The Woman’s Seed (Gen 3:15) -- By: Jack P. Lewis

Journal: Journal of the Evangelical Theological Society
Volume: JETS 34:3 (Sep 1991)
Article: The Woman’s Seed (Gen 3:15)
Author: Jack P. Lewis


The Woman’s Seed (Gen 3:15)

Jack P. Lewis*

In his statement to the serpent the Lord speaks of enmity between the serpent and the woman, using the words “between your seed (zarʿăkā) and her seed (zarʿāh).” Though zeraʿ in Hebrew is a collective noun and may be either plural or singular,1 the text then proceeds to say that “he (hûʾ) will bruise your head, and you shall bruise his heel (tĕs̆ûpennû ʿāqēb).” The two third-person masculine pronouns of the verse are singular.

The noun zeraʿ occurs in fifteen Genesis passages without a possessive suffix,2 in nineteen with a second-person-singular masculine possessive,3 in six with the third-person singular masculine,4 and in one with a second-person plural masculine.5 To contrast with all of these, zeraʿ with a feminine possessive occurs only five times in the whole OT: once with Adonis gardens (Isa 17:11), once with personified Israel (54:3), and three times (all in Genesis) with Eve, Hagar and Rebekah as the antecedents. These last two cases use second-person feminine possessives while Gen 3:15 has a third-person. With Hagar zeraʿ is a collective noun taking a masculine singular verb yissāpēr (“numbered”). In Rebekah’s case the singular verb following the collective noun is yîras̆ (“inherit”).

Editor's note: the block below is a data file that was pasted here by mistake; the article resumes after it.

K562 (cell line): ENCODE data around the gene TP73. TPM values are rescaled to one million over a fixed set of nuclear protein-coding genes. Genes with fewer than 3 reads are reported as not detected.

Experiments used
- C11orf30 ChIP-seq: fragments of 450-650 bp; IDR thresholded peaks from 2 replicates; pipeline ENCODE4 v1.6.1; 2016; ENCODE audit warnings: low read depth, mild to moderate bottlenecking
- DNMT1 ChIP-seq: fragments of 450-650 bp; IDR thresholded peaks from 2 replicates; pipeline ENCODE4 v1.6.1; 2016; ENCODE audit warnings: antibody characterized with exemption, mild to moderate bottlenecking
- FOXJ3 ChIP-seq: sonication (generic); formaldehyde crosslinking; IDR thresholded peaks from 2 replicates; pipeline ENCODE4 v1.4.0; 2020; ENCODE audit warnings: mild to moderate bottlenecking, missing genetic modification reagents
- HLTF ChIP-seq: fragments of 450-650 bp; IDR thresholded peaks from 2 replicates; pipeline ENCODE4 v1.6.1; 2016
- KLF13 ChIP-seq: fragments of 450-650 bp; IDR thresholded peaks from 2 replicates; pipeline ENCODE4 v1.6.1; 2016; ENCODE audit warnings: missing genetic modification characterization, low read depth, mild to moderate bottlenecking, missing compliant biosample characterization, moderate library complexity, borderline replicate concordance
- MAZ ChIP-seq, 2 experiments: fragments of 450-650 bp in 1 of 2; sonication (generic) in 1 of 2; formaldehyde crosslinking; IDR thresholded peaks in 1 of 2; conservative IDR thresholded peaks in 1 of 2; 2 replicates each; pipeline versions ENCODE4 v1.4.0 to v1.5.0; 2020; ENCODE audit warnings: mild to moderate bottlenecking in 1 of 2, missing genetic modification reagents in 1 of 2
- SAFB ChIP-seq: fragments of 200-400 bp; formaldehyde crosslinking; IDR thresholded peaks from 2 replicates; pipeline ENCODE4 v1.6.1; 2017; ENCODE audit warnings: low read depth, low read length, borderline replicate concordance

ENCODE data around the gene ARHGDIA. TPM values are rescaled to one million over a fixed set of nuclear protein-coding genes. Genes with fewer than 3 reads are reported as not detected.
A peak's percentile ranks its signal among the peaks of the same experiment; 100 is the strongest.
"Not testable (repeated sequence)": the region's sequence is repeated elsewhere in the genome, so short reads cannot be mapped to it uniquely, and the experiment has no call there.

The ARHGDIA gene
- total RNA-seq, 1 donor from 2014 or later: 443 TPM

In Gen 3:15 the serpent’s descendant (zarʿăkā ,your seed/descendant”) is paralleled with “her descendant” (zarʿāh), and logic would suggest that if one is to be taken as collective the other should be also. From this verse, later theology spoke of the “woman’s seed.” But actually the phrase itself does not occur in Scripture. It is only a theological term coined to express an idea already accepted. Once used, however, the term confirms to the mind the validity of the idea.

While it is normal in Hebrew to describe descendants by the noun zeraʿ it is unusual (though not unique) to use the term with a feminine possessi...

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